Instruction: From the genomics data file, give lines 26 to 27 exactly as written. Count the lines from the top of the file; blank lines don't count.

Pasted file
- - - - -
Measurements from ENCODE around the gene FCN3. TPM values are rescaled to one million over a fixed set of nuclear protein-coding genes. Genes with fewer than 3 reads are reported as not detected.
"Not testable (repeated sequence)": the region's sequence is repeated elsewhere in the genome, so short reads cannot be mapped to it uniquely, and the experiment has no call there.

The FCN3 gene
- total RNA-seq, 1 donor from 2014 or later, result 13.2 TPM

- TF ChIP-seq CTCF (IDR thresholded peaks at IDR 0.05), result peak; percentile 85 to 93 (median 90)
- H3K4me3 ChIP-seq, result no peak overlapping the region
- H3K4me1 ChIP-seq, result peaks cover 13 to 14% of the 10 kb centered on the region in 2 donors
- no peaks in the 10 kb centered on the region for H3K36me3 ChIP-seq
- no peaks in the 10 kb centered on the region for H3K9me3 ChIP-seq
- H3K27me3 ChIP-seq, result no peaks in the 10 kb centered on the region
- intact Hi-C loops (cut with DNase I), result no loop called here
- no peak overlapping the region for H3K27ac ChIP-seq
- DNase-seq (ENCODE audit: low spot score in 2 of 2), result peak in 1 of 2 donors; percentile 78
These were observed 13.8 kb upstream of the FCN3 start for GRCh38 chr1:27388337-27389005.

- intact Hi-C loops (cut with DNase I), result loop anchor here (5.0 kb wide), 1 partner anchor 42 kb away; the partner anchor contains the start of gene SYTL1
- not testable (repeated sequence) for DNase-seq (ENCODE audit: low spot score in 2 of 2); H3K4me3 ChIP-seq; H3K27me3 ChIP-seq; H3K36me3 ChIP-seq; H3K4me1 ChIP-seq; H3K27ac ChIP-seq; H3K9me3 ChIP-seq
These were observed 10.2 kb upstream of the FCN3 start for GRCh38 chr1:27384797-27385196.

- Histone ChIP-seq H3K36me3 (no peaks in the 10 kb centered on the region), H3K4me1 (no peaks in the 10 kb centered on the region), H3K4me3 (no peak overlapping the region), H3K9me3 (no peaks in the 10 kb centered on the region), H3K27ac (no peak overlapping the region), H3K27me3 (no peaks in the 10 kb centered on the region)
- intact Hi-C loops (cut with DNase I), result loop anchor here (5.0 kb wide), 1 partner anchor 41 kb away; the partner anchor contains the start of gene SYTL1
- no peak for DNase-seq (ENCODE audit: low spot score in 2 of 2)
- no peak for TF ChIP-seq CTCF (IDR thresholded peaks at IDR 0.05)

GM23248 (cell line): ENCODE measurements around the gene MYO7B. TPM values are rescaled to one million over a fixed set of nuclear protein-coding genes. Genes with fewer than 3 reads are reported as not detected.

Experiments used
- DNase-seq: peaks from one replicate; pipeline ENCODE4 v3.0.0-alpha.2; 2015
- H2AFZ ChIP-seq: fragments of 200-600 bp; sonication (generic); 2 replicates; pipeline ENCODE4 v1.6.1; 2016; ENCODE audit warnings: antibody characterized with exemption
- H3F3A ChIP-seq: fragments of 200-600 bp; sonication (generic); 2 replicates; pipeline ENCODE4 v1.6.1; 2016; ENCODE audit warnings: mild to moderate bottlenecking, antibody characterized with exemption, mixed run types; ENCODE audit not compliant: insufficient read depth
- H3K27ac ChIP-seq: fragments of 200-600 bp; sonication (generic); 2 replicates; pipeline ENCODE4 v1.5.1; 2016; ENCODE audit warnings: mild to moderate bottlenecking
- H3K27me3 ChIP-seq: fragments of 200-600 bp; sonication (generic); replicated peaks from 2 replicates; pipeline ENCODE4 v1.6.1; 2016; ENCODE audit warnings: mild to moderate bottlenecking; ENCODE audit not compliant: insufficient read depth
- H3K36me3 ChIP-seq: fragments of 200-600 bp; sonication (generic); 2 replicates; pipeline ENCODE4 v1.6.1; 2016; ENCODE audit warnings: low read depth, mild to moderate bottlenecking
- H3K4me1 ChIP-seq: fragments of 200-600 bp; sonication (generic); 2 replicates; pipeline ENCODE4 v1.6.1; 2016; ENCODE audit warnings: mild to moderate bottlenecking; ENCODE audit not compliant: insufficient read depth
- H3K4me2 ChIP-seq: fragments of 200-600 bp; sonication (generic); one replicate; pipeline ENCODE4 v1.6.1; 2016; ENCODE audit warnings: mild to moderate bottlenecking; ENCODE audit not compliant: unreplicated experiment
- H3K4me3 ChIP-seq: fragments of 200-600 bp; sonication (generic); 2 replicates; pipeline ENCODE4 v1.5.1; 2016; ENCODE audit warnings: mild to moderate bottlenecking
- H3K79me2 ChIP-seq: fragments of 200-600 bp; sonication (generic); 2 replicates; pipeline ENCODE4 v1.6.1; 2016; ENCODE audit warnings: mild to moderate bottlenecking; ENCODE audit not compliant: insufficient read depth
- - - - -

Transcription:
- H3F3A ChIP-seq: fragments of 200-600 bp; sonication (generic); 2 replicates; pipeline ENCODE4 v1.6.1; 2016; ENCODE audit warnings: mild to moderate bottlenecking, antibody characterized with exemption, mixed run types; ENCODE audit not compliant: insufficient read depth
- H3K27ac ChIP-seq: fragments of 200-600 bp; sonication (generic); 2 replicates; pipeline ENCODE4 v1.5.1; 2016; ENCODE audit warnings: mild to moderate bottlenecking